Sorry, I really meant for this blog to be “light-hearted” and occasionally even snarky, but reality keeps invading.

Something really bad happened in my neighborhood a couple of days ago, and by bad, I mean multiple police cars, ambulance, crime scene investigation vehicle bad.

My neighborhood is the sort of place where people move in as young married couples, raise a family, and live the rest of their lives. When I lived here before, we’d seen an ambulance or two, responding to health emergencies of our elderly neighbors; sometimes successfully, sometimes not. A lovely older couple who lived across the street from me passed away while we were in California- they had lived in their home for over 50 years. When I heard the first siren, I assumed it was  another such situation. But the sirens didn’t stop.

Whatever was going on was taking place down the street and just around the corner- we could see the intersection was blocked off by a police car. Concerned, but not overly so, Dr. T and I went to lunch and errands. We grew more concerned when we came back an hour or so later and saw that the ambulance was no longer there, but an SUV marked “crime scene investigation” was.

(I probably shouldn’t admit this, but we don’t always lock our doors. Now I was wondering whether we’d been insanely naive. Not too long ago, Dr. T and I had been discussing how personal frame of reference impacts perception: coming from urban areas in California, we felt completely secure in our neighborhood, in contrast with our next door neighbors, from rural areas in neighboring southern states. They have an alarm system, and won’t sleep with their windows open.)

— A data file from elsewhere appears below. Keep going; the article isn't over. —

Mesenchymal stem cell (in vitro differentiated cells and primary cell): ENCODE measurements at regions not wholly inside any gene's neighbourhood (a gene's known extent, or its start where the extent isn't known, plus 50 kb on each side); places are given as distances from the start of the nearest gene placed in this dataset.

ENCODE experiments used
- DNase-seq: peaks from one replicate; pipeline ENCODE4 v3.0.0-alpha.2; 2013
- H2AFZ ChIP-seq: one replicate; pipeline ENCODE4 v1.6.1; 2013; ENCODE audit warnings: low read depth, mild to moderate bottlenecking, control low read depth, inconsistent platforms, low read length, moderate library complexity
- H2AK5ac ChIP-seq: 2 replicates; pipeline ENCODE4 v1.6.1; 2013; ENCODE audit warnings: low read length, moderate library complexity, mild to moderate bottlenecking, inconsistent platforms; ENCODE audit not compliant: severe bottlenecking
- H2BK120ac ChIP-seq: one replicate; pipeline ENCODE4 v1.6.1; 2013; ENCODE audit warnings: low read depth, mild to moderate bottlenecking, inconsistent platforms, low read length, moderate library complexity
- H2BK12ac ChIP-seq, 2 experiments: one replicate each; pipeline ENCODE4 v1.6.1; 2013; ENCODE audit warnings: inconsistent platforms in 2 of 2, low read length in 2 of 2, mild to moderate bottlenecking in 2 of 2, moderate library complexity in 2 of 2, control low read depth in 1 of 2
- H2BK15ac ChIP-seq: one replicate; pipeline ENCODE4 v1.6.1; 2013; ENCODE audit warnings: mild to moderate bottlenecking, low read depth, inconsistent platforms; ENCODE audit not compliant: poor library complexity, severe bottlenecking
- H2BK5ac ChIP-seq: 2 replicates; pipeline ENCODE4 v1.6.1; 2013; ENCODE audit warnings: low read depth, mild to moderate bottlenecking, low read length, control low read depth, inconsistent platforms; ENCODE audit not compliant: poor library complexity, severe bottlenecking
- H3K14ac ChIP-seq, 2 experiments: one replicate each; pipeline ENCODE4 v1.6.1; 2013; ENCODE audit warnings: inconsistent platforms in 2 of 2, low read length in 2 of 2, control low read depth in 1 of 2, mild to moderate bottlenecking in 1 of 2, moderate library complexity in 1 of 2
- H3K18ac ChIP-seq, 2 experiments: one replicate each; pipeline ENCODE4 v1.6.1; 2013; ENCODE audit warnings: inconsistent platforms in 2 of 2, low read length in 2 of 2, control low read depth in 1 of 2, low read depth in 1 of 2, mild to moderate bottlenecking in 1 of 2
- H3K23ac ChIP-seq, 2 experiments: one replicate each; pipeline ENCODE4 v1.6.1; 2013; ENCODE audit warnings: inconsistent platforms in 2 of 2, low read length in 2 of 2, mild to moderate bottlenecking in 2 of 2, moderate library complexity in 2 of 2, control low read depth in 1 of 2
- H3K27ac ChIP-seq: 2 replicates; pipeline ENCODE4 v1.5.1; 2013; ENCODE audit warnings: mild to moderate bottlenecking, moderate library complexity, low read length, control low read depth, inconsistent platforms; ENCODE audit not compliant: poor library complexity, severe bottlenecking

Of course I wanted to know what had happened, but why? Curiosity, certainly, but more than that- were we somehow at risk too?  It seemed wrong to bother the police on the scene, so we went about our business at home.

A while later, I noticed a neighbor two streets down was online. I messaged her: “any idea of what happened?” She replied that she didn’t have confirmation, but a young woman around our own kids’ age may have committed suicide. Completely at a loss for words, I responded that I guessed that there was no good answer to the question. She agreed, and we went back to our own business. Judging from the location of the emergency vehicles, I had some idea of where the trouble may have taken place. I knew there was a house where three sisters had lived. They were around The Kid’s age; they had swum in our pool when they were in elementary school.

When I realized that hoping it hadn’t been one of them meant that someone else had suffered, I stopped wanting to know anything else. But I wanted to know. I wanted to help and knew I couldn’t. And far from feeling safer, I felt more vulnerable.

I have walked up and down that street hundreds of times over the years. I have described it to other people as “the way everyone should be able to live.” It is a street with well-tended houses on generous lots, tame but wild. There are lawns and woods, birds and rabbits. There are no sidewalks. I still remember our first Halloween in the neighborhood: parents and children, with dogs on leashes, and the littlest kids being pulled in wagons, because the homes were so far apart. I told my friends in California that I felt like part of a Norman Rockwell painting. Nothing bad could ever happen on a street like that.

That night, I walked Waldo, but did not have the heart to go down that street. I don’t know if I will find out what happened, or to whom. I know I will go down that street again, but I can’t say when.

 

 

 

 

 

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